This is the beginning of the Table Cadence series, a collection of posts aimed at both Dungeon Masters and players with tips for running flowing, organic sessions founded on the principles of establishing a cadence between DM and players.
There’s an elegant flow to Dungeons and Dragons 5e (D&D 5e) when the table is in sync and everyone is engaged. The Dungeon Master (DM) is on top of their game and the players are asking questions, interacting with the environment, and building off of each other. This is what I have dubbed “table cadence” and it hinges on an open line of communication between DM and party. This back and forth, this cadence, facilitates a smooth and interactive session.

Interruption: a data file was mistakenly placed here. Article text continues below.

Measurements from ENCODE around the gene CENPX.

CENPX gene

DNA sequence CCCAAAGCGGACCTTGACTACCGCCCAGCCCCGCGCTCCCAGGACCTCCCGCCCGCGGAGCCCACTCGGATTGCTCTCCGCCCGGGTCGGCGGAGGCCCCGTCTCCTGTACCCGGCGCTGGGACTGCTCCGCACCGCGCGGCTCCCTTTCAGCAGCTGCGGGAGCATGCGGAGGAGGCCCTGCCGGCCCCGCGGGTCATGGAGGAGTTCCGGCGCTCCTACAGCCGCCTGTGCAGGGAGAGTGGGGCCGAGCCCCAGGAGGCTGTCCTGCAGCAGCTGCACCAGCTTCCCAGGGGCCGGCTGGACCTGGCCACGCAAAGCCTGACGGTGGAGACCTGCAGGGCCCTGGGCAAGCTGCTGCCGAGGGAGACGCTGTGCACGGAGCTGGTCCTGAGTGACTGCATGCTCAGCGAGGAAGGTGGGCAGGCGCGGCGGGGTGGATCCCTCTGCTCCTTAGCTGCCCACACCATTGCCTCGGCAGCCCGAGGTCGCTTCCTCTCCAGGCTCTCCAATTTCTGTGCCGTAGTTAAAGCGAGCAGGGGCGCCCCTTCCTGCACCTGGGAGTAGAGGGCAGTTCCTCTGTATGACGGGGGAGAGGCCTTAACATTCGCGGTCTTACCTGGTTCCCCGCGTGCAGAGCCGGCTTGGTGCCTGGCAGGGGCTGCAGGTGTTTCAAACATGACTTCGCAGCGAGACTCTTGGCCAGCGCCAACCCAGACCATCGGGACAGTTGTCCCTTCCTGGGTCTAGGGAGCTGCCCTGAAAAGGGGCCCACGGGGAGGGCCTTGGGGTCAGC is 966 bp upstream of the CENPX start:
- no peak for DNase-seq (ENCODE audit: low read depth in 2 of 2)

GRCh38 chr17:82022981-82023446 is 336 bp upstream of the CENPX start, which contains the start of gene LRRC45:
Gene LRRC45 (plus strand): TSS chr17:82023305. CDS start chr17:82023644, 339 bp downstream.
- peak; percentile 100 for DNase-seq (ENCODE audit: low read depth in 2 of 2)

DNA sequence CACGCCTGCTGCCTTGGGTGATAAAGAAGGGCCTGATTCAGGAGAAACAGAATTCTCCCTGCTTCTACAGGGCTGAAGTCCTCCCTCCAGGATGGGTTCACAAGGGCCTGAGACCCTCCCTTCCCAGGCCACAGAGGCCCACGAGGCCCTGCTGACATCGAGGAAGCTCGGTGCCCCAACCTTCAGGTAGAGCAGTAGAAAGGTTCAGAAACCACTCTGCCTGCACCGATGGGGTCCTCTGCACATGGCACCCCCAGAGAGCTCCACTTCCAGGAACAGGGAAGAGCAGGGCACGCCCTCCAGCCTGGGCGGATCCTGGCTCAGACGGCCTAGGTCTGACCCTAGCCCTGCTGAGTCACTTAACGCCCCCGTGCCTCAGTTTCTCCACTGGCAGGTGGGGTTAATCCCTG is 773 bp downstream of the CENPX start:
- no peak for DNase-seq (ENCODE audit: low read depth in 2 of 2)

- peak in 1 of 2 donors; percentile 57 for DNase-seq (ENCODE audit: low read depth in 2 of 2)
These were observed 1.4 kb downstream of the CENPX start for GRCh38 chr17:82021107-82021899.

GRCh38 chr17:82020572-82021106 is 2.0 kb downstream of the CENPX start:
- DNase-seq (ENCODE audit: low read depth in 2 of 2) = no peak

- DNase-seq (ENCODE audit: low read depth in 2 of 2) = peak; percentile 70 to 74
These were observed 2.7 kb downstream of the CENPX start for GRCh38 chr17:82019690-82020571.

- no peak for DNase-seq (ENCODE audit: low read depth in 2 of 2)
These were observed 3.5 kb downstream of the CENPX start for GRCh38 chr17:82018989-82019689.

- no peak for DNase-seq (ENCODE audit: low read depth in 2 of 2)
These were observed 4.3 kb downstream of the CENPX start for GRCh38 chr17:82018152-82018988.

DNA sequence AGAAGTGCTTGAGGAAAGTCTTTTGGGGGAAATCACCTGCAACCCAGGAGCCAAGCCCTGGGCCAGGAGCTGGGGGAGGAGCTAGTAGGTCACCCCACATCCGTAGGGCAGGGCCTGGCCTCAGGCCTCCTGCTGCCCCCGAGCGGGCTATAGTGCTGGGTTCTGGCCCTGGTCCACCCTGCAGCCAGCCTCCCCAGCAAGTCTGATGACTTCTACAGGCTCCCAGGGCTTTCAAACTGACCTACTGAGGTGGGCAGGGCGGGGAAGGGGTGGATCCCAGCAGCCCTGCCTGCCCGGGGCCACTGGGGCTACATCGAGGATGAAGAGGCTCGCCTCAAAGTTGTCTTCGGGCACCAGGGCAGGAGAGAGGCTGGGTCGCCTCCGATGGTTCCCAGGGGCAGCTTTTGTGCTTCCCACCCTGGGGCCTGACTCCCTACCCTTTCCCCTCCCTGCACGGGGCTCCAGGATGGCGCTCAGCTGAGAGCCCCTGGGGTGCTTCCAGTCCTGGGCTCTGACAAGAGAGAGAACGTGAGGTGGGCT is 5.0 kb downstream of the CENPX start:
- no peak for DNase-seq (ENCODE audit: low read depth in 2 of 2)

In practice, the overarching structure of table cadence looks roughly like this:
- The DM describes a scene or a scenario
- [Optional] The players inquire further
- [Optional] DM supplies more information
- Players describe how they act in this scene, given what they know
- [Optional] DM prompts players for an Ability Check or Saving Throw, if applicable
- DM narrates the results, adjudicating as needed
Coincidentally, this lines up with the “How to Play” overview of Dungeons and Dragons 5e! Fancy that!